I have a lot of dolls and almost all of them fall into the LBGT spectrum. I have a lot of m/m and f/f couples among my crew and a few asexual dolls too. Most recently one of my characters who I will be getting a doll for soon is intersex who uses female pronouns.

      At the end of the day our dolls are a way of expressing ourselves and everyone should feel free to create characters for them from all walks of life.
      #16 Magical Rin, May 30, 2018
      Last edited: May 30, 2018
      • x 2
    17. I'm gonna preface this by saying I'm a gay transgender guy, this is just a few things I've noticed.

      I've not dealt with anything directed at me, but I've seen people refer to their dolls that are boys dressed as girls as t*aps and a lot of the same issues with "Oh, gay guys are SOOOO cute JUST because they're gay!" sorta style of fetishization and watering-down of people/characters that plagues most fandoms these days. I also notice a lot of the "guys dressed as girls" dolls are usually in super revealing clothes? Like, they're in micro-mini skirts and see-through crop tops and wear nothing but panties. (Also wanna say, it's okay to have dolls who have clothes like that. It's just...when that's their entire wardrobe and it's obvious they're just a sexual/fetish-y thing....it can get a bit uncomfortable for some people). I usually don't comment on posts like that (I had to stop myself from commenting on the t*ap post I saw, some other people mentioned how it was offensive and I haven't seen that person around in that group much after that). I've also seen some people get...upset? For lack of a better word, at the fact that there are SO many gay guy dolls. These are usually the same people who make comments like that when a show has more than one token LGBT person on it cause they feel having more than one on screen at the same time is "unrealistic". I usually don't pay those people much mind, they're easy to ignore.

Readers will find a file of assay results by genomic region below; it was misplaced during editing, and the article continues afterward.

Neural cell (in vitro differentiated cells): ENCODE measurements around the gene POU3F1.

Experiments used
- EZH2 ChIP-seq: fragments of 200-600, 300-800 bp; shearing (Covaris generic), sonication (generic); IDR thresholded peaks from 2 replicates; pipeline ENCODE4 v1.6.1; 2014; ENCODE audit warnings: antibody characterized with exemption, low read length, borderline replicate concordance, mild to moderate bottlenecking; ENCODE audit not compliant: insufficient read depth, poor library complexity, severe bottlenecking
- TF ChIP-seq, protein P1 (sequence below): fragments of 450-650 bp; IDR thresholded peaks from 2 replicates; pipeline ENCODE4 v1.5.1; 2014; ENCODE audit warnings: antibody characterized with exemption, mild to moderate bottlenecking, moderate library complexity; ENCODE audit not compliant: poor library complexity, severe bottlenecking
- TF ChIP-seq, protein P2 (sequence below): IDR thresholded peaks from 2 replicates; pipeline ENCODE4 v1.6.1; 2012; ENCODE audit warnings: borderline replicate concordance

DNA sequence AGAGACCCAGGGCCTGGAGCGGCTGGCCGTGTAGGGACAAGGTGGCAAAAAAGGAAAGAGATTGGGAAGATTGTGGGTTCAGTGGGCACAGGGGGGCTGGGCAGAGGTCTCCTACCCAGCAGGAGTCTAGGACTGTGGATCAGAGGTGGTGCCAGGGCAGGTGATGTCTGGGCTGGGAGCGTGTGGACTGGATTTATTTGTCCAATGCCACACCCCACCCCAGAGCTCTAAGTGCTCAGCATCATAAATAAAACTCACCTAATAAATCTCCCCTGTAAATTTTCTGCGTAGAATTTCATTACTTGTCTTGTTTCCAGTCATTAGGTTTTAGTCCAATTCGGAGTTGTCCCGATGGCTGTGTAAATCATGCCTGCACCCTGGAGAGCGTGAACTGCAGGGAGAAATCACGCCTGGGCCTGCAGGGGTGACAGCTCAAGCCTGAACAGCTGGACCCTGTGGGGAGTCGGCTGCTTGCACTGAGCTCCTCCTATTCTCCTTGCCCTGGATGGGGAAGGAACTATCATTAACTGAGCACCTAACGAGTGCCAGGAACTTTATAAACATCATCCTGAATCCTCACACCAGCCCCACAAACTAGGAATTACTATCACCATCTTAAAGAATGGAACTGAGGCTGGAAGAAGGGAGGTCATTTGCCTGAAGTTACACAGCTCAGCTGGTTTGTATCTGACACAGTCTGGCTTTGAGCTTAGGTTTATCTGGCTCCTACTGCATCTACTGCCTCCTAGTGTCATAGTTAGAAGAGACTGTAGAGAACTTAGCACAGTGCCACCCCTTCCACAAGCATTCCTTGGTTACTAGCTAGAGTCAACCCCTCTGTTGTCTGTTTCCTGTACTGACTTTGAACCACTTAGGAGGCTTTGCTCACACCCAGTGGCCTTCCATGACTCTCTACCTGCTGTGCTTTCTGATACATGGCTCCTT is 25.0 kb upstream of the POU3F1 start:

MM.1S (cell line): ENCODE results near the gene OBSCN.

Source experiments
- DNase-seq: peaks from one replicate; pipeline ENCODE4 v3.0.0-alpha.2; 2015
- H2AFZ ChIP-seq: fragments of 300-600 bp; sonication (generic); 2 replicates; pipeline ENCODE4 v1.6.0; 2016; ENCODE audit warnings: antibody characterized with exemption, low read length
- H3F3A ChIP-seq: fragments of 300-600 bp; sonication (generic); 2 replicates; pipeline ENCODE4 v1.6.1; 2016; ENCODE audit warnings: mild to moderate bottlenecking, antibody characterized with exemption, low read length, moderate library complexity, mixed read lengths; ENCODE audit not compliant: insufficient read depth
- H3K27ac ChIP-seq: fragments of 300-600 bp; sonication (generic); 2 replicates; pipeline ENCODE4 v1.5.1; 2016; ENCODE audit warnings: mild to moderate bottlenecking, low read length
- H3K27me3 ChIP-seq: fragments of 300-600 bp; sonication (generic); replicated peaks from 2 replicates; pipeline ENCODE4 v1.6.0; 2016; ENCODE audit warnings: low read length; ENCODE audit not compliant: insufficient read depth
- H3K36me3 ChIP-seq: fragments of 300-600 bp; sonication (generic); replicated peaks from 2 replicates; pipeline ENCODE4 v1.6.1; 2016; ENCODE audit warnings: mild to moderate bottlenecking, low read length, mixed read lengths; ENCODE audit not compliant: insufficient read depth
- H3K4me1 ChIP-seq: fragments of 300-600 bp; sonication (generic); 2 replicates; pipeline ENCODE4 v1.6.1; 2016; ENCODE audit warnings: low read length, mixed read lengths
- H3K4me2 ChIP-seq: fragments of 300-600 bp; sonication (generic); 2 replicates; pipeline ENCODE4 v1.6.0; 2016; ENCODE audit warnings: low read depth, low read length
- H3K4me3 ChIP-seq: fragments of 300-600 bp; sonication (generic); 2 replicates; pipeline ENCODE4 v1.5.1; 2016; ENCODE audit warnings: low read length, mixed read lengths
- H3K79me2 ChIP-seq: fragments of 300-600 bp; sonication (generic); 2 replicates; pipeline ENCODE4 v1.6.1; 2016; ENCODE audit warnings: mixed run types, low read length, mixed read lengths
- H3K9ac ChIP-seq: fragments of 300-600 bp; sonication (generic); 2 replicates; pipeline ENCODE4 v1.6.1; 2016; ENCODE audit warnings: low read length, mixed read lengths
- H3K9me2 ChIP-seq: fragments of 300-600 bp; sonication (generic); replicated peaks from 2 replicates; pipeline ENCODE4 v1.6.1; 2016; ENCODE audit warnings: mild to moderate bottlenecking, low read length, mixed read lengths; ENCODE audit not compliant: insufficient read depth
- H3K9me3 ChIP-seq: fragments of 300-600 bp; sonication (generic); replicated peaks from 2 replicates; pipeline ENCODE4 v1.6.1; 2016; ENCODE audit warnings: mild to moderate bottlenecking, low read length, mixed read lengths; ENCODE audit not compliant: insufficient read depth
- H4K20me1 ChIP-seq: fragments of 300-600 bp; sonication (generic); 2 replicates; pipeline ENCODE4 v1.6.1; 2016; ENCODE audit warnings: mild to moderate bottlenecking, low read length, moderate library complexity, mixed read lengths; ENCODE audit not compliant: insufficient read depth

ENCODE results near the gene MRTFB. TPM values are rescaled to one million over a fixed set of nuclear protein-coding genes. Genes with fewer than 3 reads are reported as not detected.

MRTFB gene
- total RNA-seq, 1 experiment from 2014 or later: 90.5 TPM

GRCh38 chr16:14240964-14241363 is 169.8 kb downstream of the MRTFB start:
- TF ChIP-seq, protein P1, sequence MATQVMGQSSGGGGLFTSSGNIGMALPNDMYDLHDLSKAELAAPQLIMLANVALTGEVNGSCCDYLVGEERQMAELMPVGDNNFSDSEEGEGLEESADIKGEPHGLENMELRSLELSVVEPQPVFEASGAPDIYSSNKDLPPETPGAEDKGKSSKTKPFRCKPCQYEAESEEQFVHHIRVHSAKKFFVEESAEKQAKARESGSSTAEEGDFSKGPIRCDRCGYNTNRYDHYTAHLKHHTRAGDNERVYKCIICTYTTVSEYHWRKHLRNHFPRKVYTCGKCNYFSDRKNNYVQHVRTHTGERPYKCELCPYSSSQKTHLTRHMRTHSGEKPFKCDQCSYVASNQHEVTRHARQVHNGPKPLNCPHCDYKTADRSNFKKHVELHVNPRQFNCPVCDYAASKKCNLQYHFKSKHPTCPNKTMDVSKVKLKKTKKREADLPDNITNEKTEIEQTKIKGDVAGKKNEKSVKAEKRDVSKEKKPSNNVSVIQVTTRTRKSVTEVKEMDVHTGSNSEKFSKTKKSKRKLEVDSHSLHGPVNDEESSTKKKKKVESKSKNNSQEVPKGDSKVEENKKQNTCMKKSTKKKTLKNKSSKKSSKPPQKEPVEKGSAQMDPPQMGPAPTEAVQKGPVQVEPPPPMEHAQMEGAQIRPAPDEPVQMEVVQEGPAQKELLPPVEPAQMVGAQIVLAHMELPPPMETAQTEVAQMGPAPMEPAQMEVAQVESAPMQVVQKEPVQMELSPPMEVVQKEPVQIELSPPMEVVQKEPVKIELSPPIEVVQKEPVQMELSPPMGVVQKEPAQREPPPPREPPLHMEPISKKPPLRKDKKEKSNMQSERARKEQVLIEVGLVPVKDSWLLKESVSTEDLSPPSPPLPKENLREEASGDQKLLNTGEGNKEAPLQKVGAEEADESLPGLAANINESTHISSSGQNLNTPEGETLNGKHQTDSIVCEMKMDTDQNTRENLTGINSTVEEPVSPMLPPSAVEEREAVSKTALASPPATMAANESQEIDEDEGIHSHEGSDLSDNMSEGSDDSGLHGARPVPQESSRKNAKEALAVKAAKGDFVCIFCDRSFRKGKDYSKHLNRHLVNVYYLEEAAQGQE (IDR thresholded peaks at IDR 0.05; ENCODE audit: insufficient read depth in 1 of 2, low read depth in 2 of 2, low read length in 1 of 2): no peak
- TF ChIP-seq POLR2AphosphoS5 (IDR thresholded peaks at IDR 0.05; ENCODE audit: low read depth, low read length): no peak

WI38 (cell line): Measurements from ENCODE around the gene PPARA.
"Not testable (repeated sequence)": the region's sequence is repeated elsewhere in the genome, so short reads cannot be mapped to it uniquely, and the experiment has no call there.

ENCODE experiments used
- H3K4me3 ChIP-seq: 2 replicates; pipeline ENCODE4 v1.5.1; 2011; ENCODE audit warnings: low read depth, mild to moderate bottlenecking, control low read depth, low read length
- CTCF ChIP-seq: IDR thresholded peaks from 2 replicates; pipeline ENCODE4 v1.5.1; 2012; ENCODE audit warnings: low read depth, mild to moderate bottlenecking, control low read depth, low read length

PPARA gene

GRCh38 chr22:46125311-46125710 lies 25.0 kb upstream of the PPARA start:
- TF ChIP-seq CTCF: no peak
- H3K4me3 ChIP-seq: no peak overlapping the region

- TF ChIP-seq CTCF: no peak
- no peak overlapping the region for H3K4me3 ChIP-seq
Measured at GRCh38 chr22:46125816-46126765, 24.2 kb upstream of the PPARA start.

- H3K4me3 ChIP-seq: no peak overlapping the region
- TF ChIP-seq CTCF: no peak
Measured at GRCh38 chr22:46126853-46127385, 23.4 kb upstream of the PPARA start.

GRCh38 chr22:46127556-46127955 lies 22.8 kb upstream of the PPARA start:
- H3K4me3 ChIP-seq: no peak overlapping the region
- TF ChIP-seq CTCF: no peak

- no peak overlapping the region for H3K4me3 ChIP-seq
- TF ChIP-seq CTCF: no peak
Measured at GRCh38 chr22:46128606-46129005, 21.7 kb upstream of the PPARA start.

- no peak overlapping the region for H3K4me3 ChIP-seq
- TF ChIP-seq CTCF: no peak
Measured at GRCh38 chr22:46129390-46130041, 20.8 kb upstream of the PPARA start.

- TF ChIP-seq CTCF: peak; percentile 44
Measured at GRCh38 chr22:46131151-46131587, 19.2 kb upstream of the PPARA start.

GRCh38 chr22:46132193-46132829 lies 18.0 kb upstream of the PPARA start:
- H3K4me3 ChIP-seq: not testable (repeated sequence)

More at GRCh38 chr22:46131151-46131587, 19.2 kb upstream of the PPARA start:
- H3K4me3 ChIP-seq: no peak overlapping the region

So, those may make you uncomfy depending on the situation, but as far as homophobia or transphobia hurled at me as a person or my dolls? Not had to deal with that (yet, thankfully)
      • x 10